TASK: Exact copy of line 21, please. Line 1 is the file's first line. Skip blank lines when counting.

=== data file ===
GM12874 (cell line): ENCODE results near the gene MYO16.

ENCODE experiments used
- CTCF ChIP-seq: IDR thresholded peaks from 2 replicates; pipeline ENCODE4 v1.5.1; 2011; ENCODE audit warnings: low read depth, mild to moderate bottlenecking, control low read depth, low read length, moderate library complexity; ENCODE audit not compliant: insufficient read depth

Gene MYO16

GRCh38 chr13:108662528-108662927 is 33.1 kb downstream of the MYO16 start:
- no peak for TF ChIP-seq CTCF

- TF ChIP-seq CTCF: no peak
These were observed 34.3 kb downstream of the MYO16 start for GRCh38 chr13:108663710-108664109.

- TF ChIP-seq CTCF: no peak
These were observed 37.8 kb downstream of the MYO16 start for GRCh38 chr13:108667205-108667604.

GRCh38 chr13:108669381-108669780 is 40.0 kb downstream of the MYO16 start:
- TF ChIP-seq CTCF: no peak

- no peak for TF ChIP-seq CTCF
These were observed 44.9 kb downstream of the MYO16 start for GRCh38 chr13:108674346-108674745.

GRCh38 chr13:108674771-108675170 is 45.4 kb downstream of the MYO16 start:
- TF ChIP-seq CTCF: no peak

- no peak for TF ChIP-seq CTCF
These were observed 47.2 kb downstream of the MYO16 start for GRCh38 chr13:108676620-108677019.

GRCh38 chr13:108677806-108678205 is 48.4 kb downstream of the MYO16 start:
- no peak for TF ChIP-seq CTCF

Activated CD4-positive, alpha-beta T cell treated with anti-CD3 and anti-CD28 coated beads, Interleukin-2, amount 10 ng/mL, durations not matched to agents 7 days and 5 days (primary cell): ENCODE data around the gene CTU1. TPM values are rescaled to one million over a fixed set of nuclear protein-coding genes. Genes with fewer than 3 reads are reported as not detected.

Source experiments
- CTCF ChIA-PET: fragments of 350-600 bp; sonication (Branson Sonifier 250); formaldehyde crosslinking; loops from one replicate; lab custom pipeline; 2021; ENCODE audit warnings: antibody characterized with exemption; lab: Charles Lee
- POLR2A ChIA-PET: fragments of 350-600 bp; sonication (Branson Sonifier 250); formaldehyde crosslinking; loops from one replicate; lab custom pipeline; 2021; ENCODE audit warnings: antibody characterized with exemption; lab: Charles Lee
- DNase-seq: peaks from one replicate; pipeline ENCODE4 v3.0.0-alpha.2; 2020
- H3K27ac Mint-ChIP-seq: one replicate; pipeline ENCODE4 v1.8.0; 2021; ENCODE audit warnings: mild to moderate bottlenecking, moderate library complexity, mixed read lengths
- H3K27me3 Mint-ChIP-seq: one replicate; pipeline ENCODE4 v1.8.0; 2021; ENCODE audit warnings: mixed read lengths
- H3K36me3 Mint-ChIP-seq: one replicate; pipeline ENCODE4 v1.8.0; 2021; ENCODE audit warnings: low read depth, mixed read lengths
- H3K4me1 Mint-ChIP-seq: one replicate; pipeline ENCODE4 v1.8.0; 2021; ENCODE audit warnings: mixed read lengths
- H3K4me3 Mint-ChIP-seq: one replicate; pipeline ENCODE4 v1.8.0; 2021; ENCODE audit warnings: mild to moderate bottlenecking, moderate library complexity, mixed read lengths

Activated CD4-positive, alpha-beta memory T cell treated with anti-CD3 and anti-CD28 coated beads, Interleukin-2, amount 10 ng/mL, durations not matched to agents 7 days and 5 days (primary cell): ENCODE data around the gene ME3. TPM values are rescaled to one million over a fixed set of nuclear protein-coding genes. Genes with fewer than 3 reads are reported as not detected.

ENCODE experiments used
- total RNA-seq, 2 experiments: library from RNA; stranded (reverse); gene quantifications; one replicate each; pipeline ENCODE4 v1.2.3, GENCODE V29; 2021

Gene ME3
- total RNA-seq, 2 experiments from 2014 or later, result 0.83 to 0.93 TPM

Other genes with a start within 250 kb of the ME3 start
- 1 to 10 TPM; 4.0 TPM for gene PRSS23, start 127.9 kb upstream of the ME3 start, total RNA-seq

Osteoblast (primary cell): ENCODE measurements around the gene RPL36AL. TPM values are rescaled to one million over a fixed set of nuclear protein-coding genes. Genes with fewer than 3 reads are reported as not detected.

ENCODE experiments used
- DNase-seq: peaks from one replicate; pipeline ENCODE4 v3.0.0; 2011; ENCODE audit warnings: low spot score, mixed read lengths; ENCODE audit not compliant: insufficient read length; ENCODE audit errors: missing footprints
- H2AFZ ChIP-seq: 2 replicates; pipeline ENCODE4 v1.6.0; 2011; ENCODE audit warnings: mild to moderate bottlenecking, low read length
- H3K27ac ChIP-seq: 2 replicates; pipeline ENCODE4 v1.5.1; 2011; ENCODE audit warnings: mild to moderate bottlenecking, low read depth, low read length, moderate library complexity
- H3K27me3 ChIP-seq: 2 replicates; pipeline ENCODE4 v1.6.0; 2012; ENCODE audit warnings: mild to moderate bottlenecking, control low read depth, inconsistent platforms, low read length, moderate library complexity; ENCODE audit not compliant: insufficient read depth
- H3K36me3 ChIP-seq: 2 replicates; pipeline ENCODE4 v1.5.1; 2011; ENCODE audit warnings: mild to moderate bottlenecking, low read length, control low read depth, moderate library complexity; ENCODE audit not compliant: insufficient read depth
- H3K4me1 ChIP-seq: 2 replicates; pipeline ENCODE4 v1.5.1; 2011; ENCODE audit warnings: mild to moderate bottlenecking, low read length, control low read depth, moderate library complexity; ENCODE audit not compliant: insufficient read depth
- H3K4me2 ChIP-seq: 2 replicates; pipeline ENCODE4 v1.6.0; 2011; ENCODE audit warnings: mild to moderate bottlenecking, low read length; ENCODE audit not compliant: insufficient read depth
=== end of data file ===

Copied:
Activated CD4-positive, alpha-beta T cell treated with anti-CD3 and anti-CD28 coated beads, Interleukin-2, amount 10 ng/mL, durations not matched to agents 7 days and 5 days (primary cell): ENCODE data around the gene CTU1. TPM values are rescaled to one million over a fixed set of nuclear protein-coding genes. Genes with fewer than 3 reads are reported as not detected.